fri 12/07/2024

Gilles Peterson's Worldwide Awards 2014, Koko | reviews, news & interviews

Gilles Peterson's Worldwide Awards 2014, Koko

Gilles Peterson's Worldwide Awards 2014, Koko

A sprawling jazz-soul-electronic-rap show exemplifies the DJ's world

Gilles Peterson and Omar: mutual fandomAll photos: Tom D Morgan

In a world where everyone is expected to be a “brand”, Gilles Peterson sets some very interesting precedents.

Probably best known as a radio DJ – currently on BBC 6 Music, plus his globally syndicated Worldwide show – he also remains as in demand to play in clubs as at any time in his 25-year career, he runs the Brownswood label, and has his own Worldwide Festival, currently with winter and summer editions in different locations in France plus four years running in Singapore and one in Shanghai. And somehow his individual personality remains at the heart of all of this.

His annual award show is a microcosm of his world. Sprawling across seven hours, with dozens of acts and DJs playing short sets across a dizzying range of sounds, it's kind of daunting – perhaps even more so in 2014 where the names featured are a little less high-profile than the last couple of years. But there's something about this world that breeds loyalty: unlike almost all other music awards ceremonies it feels like an actual show, and throughout the night, with people milling up, down and around the vertiginous balconies of Koko, the music is still their focus.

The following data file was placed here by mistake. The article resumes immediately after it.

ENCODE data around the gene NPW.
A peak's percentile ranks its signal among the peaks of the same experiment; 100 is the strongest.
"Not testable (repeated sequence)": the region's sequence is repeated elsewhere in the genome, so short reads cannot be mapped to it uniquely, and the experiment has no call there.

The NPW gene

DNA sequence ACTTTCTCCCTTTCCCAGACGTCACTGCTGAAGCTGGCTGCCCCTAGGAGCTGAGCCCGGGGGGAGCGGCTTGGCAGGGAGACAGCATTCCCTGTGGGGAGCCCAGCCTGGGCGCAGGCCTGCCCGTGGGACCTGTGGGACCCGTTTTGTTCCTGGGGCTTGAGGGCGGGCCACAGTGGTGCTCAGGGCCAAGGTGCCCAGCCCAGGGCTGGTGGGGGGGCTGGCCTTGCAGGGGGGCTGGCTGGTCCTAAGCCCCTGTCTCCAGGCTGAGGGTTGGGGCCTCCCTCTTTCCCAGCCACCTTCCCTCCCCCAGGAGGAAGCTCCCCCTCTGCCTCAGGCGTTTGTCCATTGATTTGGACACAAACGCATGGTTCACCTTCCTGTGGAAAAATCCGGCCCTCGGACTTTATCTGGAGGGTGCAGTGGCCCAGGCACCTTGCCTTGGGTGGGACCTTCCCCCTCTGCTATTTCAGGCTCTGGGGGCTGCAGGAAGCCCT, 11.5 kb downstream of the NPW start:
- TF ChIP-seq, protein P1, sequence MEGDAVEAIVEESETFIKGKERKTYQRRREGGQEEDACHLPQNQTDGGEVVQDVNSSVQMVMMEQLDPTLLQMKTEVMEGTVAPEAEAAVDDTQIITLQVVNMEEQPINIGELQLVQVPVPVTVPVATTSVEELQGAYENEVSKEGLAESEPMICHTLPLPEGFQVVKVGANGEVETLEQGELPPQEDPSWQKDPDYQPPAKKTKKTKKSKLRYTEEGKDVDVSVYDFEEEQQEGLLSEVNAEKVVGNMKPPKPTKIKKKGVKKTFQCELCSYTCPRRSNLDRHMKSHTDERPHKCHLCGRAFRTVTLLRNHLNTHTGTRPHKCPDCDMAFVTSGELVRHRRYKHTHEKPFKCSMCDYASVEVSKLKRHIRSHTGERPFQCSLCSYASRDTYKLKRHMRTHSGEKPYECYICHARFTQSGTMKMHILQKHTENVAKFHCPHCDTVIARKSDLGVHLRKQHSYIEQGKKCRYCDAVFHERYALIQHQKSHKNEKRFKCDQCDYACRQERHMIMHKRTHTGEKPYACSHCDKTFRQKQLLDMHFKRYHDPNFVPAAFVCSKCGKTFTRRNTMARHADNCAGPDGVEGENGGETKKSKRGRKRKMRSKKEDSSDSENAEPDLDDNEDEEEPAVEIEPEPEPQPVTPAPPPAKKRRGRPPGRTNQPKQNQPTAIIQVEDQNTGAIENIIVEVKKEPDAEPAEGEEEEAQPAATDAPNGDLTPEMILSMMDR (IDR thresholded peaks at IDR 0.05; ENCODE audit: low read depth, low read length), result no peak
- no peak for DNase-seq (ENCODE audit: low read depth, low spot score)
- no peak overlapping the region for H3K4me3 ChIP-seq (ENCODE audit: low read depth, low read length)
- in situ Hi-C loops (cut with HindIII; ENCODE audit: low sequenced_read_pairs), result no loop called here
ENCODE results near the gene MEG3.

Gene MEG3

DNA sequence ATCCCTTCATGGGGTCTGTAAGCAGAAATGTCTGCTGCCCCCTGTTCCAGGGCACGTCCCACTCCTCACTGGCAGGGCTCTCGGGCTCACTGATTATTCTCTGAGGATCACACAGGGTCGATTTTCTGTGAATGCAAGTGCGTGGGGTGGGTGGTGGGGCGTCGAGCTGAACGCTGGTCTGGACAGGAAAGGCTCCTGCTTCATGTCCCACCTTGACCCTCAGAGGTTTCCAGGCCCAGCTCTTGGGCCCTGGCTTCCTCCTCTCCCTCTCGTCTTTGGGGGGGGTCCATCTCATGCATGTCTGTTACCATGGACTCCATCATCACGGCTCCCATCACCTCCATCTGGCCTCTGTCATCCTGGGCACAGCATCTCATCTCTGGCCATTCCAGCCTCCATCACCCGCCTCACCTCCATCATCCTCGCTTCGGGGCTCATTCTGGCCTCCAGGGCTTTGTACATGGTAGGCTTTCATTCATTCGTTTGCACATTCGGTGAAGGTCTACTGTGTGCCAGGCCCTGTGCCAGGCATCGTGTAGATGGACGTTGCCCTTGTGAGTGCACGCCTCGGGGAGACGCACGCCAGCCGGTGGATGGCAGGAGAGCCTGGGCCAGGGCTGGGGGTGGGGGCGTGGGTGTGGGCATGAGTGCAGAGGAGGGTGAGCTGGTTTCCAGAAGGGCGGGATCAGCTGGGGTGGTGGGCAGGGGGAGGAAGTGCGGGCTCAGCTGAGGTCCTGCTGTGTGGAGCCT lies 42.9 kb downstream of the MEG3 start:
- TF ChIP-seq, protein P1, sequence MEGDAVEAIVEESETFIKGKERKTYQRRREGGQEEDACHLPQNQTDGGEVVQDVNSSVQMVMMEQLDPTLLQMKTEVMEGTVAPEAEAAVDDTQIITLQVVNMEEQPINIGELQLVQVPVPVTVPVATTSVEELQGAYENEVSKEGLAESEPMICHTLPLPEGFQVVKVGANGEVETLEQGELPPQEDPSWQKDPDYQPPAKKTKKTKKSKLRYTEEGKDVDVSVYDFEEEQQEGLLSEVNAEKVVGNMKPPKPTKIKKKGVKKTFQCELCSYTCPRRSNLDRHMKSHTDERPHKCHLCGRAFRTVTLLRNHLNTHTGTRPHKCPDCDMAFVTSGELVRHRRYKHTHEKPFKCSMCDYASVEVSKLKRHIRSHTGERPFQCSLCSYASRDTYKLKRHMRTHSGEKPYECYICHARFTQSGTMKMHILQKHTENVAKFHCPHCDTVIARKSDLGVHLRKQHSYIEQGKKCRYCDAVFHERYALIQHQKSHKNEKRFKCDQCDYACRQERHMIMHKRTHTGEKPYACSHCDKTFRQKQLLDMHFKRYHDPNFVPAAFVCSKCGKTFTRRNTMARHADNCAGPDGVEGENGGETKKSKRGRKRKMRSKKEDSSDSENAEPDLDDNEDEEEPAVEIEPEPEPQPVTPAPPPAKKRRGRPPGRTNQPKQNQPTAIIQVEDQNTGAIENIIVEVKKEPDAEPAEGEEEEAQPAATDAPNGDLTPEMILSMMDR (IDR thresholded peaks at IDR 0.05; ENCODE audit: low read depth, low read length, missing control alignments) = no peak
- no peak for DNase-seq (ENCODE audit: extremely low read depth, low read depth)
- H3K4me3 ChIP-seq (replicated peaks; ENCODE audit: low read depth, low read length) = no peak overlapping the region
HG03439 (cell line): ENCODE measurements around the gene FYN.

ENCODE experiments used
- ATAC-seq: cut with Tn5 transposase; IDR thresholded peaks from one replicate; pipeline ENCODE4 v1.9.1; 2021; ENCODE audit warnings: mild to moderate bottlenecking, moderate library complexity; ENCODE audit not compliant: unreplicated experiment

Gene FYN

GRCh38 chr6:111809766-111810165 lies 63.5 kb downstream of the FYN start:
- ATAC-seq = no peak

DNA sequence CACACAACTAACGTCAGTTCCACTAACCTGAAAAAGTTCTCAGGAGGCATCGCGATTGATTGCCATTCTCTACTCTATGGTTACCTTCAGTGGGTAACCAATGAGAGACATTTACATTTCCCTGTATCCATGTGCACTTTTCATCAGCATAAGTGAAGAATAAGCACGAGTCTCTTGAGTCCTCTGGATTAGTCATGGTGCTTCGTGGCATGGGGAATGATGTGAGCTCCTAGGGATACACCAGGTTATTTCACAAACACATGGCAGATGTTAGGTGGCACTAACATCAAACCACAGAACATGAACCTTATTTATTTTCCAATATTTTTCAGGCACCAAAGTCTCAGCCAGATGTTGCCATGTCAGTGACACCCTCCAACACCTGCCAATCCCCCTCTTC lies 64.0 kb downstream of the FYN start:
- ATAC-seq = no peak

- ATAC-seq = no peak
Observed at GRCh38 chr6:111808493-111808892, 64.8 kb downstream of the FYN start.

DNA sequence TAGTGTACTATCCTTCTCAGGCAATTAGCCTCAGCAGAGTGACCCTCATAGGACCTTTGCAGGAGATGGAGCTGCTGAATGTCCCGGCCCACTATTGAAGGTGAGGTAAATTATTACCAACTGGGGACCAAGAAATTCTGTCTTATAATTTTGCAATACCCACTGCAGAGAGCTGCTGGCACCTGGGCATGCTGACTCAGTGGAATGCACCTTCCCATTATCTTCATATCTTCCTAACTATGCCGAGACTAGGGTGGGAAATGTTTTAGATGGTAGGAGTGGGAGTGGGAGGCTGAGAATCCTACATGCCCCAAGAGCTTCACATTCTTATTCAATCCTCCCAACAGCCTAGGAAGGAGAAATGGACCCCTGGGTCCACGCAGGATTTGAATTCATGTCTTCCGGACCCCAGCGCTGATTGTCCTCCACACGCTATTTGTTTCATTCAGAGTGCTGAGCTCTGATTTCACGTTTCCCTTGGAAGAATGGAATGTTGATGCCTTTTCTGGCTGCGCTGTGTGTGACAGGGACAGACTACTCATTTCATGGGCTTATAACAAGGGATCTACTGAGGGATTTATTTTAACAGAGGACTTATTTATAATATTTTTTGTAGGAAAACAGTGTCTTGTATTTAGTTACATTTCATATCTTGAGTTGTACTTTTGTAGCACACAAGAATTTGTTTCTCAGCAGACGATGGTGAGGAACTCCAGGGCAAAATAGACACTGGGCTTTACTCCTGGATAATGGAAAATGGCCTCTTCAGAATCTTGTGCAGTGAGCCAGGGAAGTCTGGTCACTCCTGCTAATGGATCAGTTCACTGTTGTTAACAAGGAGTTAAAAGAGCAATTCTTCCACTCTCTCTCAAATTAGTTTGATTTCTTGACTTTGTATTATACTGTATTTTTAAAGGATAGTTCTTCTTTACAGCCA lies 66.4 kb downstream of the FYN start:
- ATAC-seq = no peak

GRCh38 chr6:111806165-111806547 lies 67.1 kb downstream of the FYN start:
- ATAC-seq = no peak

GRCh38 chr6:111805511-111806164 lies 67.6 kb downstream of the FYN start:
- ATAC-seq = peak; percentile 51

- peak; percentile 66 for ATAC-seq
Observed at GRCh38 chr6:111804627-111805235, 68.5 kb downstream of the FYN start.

Gilles Peterson at KokoWhat exactly Peterson stands for has always been theoretically nebulous, a zone bounded roughly speaking by jazz, soul, hip hop, global music and contemporary club sounds – but in practice, as when you see the acts he puts on stage, it makes more sense. The dots, to use one of his favourite phrases, are joined. Thus it is that acoustic soul singer Andrew Ashong, Finnish cosmic-electronic jazz auteur Jimi Tenor, grime-funk wunderkind Swindle, the rootsy country-blues of Valerie June and the Austrian techno-wonk of Cid Rim all made absolute sense together on stage.

There were ups and downs. June, a startling figure in cowboy boots and piled-up dreadlocks, was mindblowing at first standing alone with just a banjo and singing blues that seemed to be beamed to us from 80 years ago. Her voice has an alien edge, its penetrating tone and acrobatic ornamentation suggesting Vietnamese folk as much as it does O Brother Where Art Thou – yet over the course of several songs with a rhythm section behind her, her songs started to feel more conventional, and frankly a bit “artisanal coffee shop”. The grooves and her voice remained amazing, but whether her songwriting backs them up was questionable.

The Internet, a neo-soul / jazz funk troupe led by Syd Tha Kyd of the Odd Future Wolf Gang Kill Them All collective, were more disappointing still – and again, it was because of lack of songwriting. Maybe it's some kind of atonement for OFWGKTA's off-the-wall sounds and punky shock tactics, but despite some kooky stage outfits the whole thing was deeply conventional, and all about musicianship over all else, with personality and hooks sadly sidelined. The sound was Seventies Stevie Wonder, but the songcraft most certainly was not.

Swindle at KokoJust how much better jazz-funk can be was demonstrated late into the evening by Swindle (pictured left). The Croydon producer / instrumentalist has been mentored by Brownswood signing Mala, so it's unsurprising he's come into Peterson's orbit. He performed behind multiple keyboards with a brass section and a brief guest spot from UK soul legend Omar, yet managed to radiate personality and joy in his craft. The musicianship was again exceptional, but this time the hooks – crazed funk squiggles as well as vast dubstep/grime basslines – came first. The history of performing primarily electronic music for a live band is chequered to say the least but Swindle did it with bravura and a cheeky glint in his eye.